On the long bus ride back from the ski trip, we took a Prayer Break where all distractions were put away. Or at least that was the intent. My distractions are often in my head (aka mentally writing), so eliminating those are hard but I really tried. No iPod, no cell phones, no movie, no talking; only talking to God.
I folded my hands but opted against closing my eyes. If I closed my eyes, I probably would have fallen asleep. Besides, who wants to close their eyes while riding through the beautiful mountains?
Katie: Hey, God, I absolutely love these mountains You've created. I'm willing to risk motion-sickness and take my eyes off the road to enjoy this beautiful creation You've made. Every tree perfectly formed and every mountain hump meticulously placed. The effort and precision amazes me!
God: You know, Katie, I put the same amount of effort and precision into creating you.
My prayer time could have been over right then and there. I was content; I was filled. But it wasn't. There was still eighteen minutes to go, and God had more things He wanted to teach me. He often teaches me through the things I see (another reason I didn't want to close my eyes).
We passed a sign that said, "Rest Area. No facilities."
I began to think to myself about how dumb that is: a rest area with no facilities. As we drew closer there was another sign stating it's a look-out point without facilities. Ok, beautiful but not practical.
We all, women especially, want to be considered beautiful. Most of us enjoy feeling pretty. In fact, sometimes when we're getting gussied up we don't pay attention to the practical. We're too concerned with "Does this look good" than "Will I be able to walk in these shoes?" We much rather have lovely long eye lashes than realize we can't see because mascara is making lines down our glasses every time we blink. I prayed that God make my life practical rather than beautiful.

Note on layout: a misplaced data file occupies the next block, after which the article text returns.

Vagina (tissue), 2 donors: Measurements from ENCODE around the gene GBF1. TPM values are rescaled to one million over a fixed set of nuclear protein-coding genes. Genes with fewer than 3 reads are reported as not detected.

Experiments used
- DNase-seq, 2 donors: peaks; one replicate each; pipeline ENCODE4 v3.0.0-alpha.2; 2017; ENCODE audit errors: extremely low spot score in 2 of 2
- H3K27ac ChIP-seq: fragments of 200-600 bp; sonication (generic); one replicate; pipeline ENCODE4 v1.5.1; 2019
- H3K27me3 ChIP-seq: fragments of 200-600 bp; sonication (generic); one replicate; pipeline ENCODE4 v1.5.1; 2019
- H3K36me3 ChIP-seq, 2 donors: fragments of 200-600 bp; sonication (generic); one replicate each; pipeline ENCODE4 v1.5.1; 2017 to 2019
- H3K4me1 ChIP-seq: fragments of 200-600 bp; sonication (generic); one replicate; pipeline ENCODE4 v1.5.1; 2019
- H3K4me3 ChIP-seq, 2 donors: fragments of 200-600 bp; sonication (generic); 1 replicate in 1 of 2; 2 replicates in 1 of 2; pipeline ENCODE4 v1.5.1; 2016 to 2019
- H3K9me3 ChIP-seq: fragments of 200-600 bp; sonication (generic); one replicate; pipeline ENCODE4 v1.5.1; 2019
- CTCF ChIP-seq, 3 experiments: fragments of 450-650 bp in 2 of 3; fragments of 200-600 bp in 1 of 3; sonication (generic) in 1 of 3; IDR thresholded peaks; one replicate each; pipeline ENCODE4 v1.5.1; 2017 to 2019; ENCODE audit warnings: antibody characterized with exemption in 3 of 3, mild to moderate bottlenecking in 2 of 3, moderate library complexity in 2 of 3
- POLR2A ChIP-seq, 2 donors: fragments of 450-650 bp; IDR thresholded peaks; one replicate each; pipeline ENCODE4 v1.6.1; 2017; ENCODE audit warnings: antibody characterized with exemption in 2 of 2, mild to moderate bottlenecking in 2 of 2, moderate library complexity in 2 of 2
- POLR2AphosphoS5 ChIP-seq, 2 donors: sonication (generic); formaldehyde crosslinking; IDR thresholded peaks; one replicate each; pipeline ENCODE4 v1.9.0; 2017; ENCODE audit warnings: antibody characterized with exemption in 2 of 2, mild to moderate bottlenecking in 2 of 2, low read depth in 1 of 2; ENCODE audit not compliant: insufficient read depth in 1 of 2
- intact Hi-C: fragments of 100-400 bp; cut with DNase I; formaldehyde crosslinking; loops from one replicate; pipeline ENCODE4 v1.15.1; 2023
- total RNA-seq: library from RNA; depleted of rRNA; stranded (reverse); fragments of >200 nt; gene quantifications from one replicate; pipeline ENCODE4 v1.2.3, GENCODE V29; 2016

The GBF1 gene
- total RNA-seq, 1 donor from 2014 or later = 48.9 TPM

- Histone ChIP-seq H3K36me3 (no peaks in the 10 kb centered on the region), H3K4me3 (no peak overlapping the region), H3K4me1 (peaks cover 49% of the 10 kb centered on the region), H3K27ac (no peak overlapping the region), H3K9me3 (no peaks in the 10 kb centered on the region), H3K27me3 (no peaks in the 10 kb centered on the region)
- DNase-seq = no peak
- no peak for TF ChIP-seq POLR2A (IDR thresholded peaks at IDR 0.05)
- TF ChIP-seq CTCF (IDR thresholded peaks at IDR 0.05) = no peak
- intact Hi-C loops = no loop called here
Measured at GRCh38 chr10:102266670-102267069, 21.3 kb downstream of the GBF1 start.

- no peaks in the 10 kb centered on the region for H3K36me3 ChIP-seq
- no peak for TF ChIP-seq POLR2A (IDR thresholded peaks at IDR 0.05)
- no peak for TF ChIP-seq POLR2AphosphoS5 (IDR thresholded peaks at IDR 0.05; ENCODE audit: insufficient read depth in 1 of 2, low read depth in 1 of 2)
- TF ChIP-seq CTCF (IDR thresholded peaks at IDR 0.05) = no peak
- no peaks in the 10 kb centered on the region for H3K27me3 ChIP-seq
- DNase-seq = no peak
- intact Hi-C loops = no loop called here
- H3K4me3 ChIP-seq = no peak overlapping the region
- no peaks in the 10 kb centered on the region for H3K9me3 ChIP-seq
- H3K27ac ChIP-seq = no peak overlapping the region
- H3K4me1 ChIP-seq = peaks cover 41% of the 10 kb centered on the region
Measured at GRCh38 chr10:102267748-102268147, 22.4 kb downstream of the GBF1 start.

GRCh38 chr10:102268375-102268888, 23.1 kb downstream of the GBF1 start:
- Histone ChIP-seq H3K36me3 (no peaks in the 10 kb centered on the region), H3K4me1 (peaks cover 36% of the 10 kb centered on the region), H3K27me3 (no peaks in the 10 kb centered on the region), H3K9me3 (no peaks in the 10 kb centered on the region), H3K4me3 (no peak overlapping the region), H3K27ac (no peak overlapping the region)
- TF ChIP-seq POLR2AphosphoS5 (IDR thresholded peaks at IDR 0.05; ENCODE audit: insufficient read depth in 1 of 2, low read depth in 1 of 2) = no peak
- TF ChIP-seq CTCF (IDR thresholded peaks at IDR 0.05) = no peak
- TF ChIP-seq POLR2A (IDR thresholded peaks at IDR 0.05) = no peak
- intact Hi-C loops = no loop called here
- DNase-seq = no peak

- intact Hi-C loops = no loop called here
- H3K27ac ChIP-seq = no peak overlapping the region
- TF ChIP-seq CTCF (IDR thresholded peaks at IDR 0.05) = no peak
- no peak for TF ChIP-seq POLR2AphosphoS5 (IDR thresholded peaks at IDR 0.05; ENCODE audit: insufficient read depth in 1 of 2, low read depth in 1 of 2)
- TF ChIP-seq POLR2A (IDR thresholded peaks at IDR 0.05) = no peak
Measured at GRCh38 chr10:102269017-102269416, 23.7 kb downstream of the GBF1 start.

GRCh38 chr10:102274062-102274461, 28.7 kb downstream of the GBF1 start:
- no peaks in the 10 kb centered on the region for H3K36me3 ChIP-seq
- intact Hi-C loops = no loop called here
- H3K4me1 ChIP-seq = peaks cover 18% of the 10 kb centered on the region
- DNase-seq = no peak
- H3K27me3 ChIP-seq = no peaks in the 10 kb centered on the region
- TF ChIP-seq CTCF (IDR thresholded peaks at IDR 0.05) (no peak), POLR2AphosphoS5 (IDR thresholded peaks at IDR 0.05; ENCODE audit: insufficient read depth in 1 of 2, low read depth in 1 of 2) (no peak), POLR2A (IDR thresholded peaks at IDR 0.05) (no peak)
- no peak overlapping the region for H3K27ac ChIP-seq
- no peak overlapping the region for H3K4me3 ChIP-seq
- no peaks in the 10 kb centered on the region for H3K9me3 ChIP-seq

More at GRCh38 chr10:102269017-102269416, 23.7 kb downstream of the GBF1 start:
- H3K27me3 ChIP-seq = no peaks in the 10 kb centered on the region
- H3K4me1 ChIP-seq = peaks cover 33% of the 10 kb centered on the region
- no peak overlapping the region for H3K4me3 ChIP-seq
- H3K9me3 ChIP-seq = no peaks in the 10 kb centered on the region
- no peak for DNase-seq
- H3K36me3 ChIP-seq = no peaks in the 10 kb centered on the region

Maybe He doesn't have fame and glory in my future. Maybe my blog will never have more than eleven readers. Maybe the words He's given me have a deep impact on those eleven readers and draw them closer to Him. Maybe that type of intimacy isn't available in a community with a larger reading audience. Maybe one day I'll be ok with that. I prayed that day would be soon. Make my life practical rather than beautiful.
Not five minutes later, the Garmin fell. Sitting in the front seat of the bus, I crawled forward, rescued it off the dash board, stuck it back together, and re-suctioned it to the windshield.
"Good in theory; poor in design," the bus driver said to me with a smile.
I am a firm believer that things should be designed by the people who are going to use them. College students should design dorm rooms. Teachers and students should design classrooms. Doctors and nurses should design hospitals. Bus drivers should design Garmins.
However, there is one exception to this rule. One time when the "thing" being used should not be designed by the user. Life. My life should not be designed by me, the liver (aka the person living it). Instead, I believe life should be designed by God. After all, the life we create is good in theory but poor in design. The life we make is beautiful but not practical.
Travel with me through the mountains of life and into this dangerous prayer:
Abba Father, make my life practical rather than beautiful. Wipe away my good theories and replace them with Your great designs. Let me be ok with it.
Let me know how I can pray for you and have a wonderful week!